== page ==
Our UU faith calls us to be curious. The search for truth and meaning is not a place we arrive at, but an endless practice of curiosity. Change is the one thing we can count on. Change often brings discomfort but what if instead of fighting it, we expected it. What if we counted on change and were curious about it?
I have read Widening the Circle of Concern a few times. I expect I will keep studying the great learnings and changes in our faith and what is called for if we want to grow and not shrink Unitarian Universalism. Have you read it?
If you want to, you can read or listen to it for free: https://www.uua.org/uuagovernance/committees/cic/widening. Or you can order a printed copy and there are copies in our library.
Some of the learnings I have had from it about change:
“Our covenant, founded in the seven Principles of Unitarian Universalism, calls us: to deal with disagreements constructively and to communicate with each other in a direct, caring, and responsible manner.” It means, sitting with things that are uncomfortable and asking yourself WHY? Why are they uncomfortable? Is it because it is less familiar? Is it because you had a negative experience with it? Curiosity about change is so helpful.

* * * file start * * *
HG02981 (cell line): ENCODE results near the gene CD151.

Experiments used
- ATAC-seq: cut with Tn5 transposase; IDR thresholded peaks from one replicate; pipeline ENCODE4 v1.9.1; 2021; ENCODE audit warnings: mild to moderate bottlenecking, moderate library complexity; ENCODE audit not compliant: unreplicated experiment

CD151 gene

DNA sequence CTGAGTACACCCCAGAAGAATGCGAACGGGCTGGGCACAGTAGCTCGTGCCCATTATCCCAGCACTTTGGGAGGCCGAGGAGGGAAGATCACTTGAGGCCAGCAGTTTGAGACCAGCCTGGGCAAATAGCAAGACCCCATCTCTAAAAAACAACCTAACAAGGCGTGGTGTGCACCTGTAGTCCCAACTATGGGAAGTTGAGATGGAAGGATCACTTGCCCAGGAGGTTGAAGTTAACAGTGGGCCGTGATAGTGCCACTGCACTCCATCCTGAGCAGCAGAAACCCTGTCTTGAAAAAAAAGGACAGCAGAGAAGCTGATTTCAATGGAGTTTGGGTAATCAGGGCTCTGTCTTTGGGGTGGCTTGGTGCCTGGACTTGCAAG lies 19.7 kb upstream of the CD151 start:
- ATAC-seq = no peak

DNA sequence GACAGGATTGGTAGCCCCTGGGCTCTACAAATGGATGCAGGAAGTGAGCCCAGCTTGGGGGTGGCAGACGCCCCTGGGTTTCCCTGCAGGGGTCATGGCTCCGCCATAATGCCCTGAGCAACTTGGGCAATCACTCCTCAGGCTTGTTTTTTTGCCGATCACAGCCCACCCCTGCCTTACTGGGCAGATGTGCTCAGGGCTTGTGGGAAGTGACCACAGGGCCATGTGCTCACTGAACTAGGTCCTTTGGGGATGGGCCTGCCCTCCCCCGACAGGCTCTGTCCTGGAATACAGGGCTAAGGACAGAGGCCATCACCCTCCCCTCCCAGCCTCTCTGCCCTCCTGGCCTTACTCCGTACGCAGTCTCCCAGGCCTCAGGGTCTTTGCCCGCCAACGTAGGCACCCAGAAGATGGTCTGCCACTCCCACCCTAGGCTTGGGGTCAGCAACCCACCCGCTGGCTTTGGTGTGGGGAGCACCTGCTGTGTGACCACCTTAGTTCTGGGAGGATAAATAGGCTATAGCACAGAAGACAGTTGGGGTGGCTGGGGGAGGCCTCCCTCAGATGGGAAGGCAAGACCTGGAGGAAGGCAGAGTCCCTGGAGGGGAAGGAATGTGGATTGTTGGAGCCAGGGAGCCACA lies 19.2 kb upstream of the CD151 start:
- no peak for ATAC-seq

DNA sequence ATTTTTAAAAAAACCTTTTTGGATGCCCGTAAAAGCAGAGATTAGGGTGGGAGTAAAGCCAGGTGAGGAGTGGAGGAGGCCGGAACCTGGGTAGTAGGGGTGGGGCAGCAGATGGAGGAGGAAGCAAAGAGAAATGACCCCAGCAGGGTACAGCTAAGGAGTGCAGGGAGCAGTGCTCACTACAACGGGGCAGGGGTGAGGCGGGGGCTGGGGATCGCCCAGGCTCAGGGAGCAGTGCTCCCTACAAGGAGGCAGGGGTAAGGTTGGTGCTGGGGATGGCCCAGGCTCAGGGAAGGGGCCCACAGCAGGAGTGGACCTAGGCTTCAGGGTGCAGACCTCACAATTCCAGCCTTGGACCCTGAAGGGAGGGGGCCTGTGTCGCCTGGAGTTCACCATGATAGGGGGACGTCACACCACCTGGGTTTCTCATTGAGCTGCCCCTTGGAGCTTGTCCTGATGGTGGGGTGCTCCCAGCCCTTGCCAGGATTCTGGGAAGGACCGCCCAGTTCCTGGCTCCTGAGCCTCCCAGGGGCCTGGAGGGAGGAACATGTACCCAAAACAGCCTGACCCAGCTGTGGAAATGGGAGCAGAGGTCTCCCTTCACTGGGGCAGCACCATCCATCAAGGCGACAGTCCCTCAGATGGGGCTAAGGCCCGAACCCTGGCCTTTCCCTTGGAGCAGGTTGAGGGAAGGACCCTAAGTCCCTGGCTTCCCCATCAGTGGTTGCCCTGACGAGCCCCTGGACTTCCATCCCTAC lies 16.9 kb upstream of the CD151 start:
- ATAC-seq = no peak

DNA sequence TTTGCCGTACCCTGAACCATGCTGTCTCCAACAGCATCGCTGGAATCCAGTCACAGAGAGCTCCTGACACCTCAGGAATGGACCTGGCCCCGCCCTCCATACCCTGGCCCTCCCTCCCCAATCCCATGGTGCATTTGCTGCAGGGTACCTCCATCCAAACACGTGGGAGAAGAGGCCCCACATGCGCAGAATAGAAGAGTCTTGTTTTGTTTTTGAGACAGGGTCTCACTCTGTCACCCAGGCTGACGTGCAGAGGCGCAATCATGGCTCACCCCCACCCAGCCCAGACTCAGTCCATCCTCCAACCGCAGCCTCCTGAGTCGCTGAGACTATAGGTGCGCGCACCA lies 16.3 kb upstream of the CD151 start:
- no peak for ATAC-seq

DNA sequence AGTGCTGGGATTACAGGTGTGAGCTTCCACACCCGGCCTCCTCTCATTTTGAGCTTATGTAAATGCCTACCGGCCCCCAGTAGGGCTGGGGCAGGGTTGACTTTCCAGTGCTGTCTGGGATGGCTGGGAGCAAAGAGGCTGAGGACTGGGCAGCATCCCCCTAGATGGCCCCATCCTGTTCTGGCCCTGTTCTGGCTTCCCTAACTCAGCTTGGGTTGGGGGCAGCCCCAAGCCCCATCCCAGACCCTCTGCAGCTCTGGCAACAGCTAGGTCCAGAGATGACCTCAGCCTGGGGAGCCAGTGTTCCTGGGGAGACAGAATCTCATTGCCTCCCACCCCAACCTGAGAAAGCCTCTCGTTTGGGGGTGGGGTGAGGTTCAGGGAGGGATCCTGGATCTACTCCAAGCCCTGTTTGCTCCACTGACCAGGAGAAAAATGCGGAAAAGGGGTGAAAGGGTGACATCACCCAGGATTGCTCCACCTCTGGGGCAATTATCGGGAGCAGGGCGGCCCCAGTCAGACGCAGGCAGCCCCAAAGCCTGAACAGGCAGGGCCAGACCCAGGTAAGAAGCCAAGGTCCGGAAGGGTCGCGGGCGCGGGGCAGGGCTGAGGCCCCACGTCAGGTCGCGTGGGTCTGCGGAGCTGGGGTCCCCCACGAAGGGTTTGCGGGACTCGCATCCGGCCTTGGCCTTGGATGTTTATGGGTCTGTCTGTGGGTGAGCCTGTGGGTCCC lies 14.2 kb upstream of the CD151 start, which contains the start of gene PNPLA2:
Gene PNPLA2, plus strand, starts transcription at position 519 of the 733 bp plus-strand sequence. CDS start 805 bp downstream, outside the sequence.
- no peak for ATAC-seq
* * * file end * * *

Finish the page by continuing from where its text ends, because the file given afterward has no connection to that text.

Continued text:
Widening the Circle of Concern also asks us to express gratitude and support to all who volunteer their time and talents in support of the church to call each other lovingly back into the circle of covenant when necessary to live our values within the church and throughout our wider community, bringing the best of each to the other. Change for you might be writing a few thank you cards or emails every week. We all mean to–but is there ever enough gratitude?
Covenant and commitment, not comfort, should be the binding fabrics of UU congregations and other communities. In fact, most UU churches exist to help people become better people. It is our playground and our laboratory for change–changing people to be even better representatives of peace and justice.
Our covenant calls us to hold urgent and dear Unitarian Universalism’s aspirations to building the Beloved Community with diversity, inclusion, equity, compassionate justice, and an acknowledgment of our interdependence with other forms of life. To do that we have to change all the time. It is not a one-time thing. Instead, change is ongoing. We have bound ourselves together in faithful discernment, not just by structure but in our learning and living with change. Our common ministry must lead us forward toward transformation and liberation. This month, sermons will help us look at how we deal with change and how we figure out what it means to help one another on the path. In our faith, covenanting is not a directive, or set of rules, but a way we go about helping one another be better. Indeed, our covenants are the tool we use to bring one another on the road of change. We are called to travel this path together because together we are more.